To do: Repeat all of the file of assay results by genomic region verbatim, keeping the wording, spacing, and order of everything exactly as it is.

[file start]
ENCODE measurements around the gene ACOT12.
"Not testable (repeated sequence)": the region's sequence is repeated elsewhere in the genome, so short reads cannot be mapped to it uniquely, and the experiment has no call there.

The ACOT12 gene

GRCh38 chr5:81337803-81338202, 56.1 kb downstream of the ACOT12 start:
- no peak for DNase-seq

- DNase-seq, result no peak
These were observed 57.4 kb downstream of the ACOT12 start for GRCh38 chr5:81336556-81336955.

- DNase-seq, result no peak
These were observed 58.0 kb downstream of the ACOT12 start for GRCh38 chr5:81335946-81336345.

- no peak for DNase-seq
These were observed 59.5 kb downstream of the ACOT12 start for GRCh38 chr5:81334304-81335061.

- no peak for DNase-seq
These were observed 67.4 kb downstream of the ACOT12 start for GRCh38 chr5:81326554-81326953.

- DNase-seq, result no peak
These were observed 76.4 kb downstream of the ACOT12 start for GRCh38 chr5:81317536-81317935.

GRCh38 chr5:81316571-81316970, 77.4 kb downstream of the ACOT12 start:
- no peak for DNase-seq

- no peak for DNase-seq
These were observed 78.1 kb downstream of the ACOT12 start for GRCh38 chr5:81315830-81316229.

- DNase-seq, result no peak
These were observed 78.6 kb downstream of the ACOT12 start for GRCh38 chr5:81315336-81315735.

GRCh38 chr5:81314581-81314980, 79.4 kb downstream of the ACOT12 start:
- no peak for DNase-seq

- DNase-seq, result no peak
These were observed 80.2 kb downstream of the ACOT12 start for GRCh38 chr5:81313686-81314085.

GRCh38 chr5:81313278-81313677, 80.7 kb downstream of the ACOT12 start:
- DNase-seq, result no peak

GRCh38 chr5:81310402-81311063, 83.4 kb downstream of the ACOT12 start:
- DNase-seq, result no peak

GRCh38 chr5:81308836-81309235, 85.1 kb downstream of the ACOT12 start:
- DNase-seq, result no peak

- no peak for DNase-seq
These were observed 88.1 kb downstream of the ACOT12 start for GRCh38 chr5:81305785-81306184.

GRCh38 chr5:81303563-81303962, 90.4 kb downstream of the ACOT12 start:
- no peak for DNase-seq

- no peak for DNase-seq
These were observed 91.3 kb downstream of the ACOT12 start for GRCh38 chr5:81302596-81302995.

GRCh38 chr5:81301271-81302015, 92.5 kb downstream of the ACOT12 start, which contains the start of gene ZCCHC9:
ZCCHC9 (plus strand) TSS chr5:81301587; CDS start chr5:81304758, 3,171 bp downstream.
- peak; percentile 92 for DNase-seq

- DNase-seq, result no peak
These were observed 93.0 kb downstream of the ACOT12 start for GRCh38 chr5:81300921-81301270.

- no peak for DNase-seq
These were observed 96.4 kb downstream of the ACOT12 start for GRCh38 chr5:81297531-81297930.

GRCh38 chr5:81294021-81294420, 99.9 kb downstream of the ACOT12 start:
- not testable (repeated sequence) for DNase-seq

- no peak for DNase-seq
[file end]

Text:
ENCODE measurements around the gene ACOT12.
"Not testable (repeated sequence)": the region's sequence is repeated elsewhere in the genome, so short reads cannot be mapped to it uniquely, and the experiment has no call there.

The ACOT12 gene

GRCh38 chr5:81337803-81338202, 56.1 kb downstream of the ACOT12 start:
- no peak for DNase-seq

- DNase-seq, result no peak
These were observed 57.4 kb downstream of the ACOT12 start for GRCh38 chr5:81336556-81336955.

- DNase-seq, result no peak
These were observed 58.0 kb downstream of the ACOT12 start for GRCh38 chr5:81335946-81336345.

- no peak for DNase-seq
These were observed 59.5 kb downstream of the ACOT12 start for GRCh38 chr5:81334304-81335061.

- no peak for DNase-seq
These were observed 67.4 kb downstream of the ACOT12 start for GRCh38 chr5:81326554-81326953.

- DNase-seq, result no peak
These were observed 76.4 kb downstream of the ACOT12 start for GRCh38 chr5:81317536-81317935.

GRCh38 chr5:81316571-81316970, 77.4 kb downstream of the ACOT12 start:
- no peak for DNase-seq

- no peak for DNase-seq
These were observed 78.1 kb downstream of the ACOT12 start for GRCh38 chr5:81315830-81316229.

- DNase-seq, result no peak
These were observed 78.6 kb downstream of the ACOT12 start for GRCh38 chr5:81315336-81315735.

GRCh38 chr5:81314581-81314980, 79.4 kb downstream of the ACOT12 start:
- no peak for DNase-seq

- DNase-seq, result no peak
These were observed 80.2 kb downstream of the ACOT12 start for GRCh38 chr5:81313686-81314085.

GRCh38 chr5:81313278-81313677, 80.7 kb downstream of the ACOT12 start:
- DNase-seq, result no peak

GRCh38 chr5:81310402-81311063, 83.4 kb downstream of the ACOT12 start:
- DNase-seq, result no peak

GRCh38 chr5:81308836-81309235, 85.1 kb downstream of the ACOT12 start:
- DNase-seq, result no peak

- no peak for DNase-seq
These were observed 88.1 kb downstream of the ACOT12 start for GRCh38 chr5:81305785-81306184.

GRCh38 chr5:81303563-81303962, 90.4 kb downstream of the ACOT12 start:
- no peak for DNase-seq

- no peak for DNase-seq
These were observed 91.3 kb downstream of the ACOT12 start for GRCh38 chr5:81302596-81302995.

GRCh38 chr5:81301271-81302015, 92.5 kb downstream of the ACOT12 start, which contains the start of gene ZCCHC9:
ZCCHC9 (plus strand) TSS chr5:81301587; CDS start chr5:81304758, 3,171 bp downstream.
- peak; percentile 92 for DNase-seq

- DNase-seq, result no peak
These were observed 93.0 kb downstream of the ACOT12 start for GRCh38 chr5:81300921-81301270.

- no peak for DNase-seq
These were observed 96.4 kb downstream of the ACOT12 start for GRCh38 chr5:81297531-81297930.

GRCh38 chr5:81294021-81294420, 99.9 kb downstream of the ACOT12 start:
- not testable (repeated sequence) for DNase-seq

- no peak for DNase-seq